And they're not going to try again until 2019, DeAngelis added.
Colleges across the U.S. have been moving toward conducting these surveys — meant to assess the prevalence of sexual assault and perceptions about campus services — after a push in 2014 from the Obama administration. The Utah Board of Regents this year approved a policy urging public campuses to survey students on these issues. Westminster is one of at least six of Utah's 10 largest colleges to do so.
Survey results can help colleges better understand whether students are being served appropriately by Title IX, a federal law that bars sex discrimination on campus. Under that law, schools must address sex assault by not only disciplining offenders but also protecting victims and eliminating the "hostile environment" created in the aftermath of an attack. A student who may have been the victim of a sexual assault is entitled to immediate services, such as changes in their housing and classes or more lenient deadlines.
The University of Utah has published findings from its survey, and Brigham Young University has said it plans to release its results in the fall. Both schools, along with Westminster, are under federal investigation for their handling of sexual assault complaints.
A 'tricky' task • After too few students responded to Westminster's survey in 2016, DeAngelis said, the school revamped it, including trimming it so it took 15 to 20 minutes to complete instead of 45.
Officials also launched a marketing campaign, which included posters, emails and outreach to classes and clubs during the two months the survey was open, said Sabi Lowder, student body vice president and Title IX student adviser. She added that students who completed it also could be entered into a drawing to win small gift cards.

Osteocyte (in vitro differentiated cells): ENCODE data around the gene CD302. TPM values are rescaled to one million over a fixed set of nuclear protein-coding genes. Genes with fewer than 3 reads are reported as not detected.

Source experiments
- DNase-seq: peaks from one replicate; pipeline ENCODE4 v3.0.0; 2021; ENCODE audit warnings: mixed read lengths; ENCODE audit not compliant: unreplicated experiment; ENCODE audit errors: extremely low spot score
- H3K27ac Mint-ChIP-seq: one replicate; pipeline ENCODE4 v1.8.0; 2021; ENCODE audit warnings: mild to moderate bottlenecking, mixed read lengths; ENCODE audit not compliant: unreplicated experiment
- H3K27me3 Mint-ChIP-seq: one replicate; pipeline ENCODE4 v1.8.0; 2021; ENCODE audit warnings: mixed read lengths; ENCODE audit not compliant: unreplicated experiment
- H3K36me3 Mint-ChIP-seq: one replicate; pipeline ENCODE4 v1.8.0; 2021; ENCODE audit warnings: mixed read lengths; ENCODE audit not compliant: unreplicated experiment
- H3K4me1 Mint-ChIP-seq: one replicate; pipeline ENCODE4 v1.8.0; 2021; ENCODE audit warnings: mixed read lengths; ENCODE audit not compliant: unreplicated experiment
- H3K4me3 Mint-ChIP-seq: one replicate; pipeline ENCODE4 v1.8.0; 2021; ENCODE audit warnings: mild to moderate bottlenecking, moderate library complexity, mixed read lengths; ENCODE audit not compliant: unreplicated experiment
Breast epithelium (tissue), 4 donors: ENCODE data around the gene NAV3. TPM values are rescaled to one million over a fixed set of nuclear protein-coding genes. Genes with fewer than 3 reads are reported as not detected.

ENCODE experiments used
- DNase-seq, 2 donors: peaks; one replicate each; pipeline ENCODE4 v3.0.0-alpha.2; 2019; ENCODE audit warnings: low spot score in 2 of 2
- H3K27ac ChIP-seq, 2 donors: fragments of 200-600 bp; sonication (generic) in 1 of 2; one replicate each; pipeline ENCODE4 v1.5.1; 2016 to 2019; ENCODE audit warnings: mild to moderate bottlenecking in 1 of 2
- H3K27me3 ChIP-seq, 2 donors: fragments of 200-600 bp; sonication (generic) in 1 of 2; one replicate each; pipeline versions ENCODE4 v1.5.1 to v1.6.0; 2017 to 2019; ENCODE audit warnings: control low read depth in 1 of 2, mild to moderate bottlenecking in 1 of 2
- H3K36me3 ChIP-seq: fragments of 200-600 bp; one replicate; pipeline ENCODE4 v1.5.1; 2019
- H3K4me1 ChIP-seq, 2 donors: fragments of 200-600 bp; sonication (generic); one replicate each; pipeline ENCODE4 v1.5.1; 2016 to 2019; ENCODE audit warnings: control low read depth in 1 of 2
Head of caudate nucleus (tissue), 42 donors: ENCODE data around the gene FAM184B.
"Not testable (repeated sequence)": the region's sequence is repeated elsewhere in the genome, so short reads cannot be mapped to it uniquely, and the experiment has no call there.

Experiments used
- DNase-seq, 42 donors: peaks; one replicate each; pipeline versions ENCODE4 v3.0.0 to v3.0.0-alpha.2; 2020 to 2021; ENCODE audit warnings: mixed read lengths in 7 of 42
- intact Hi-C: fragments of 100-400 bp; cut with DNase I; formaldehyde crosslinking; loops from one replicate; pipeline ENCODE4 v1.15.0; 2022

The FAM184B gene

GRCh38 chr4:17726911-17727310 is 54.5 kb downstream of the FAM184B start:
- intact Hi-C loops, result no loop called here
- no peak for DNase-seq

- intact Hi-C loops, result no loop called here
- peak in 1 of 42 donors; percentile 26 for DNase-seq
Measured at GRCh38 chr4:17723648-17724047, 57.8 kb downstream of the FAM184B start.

"Getting people to respond is tricky," Lowder said. "Some people don't think it's a real issue. They don't believe it affects them."
In October 2016, the Department of Justice published best practices, advising schools that surveys should take about 15 minutes, and that students were more likely to respond if they received a $20 to $25 incentive.
Lowder said the school received more responses this year compared to last — an amount DeAngelis called "encouraging" but wouldn't quantify further. But Arikka Von, another school spokeswoman, said that significantly more women than men participated.
Ben Pok, Westminster's student body president, said students told him some questions "made it seem like women were always the victims: It patronized and belittled them. Some saw [the wording] as men being attacked."
Von said Westminster used a survey from the Office for Violence Against Women and Bureau of Justice Statistics.
Pok also suggested doing the survey in the beginning of the semester, instead of from February to April when students are busy with classes.
The feds suggest the survey should be administered toward the end of the school year.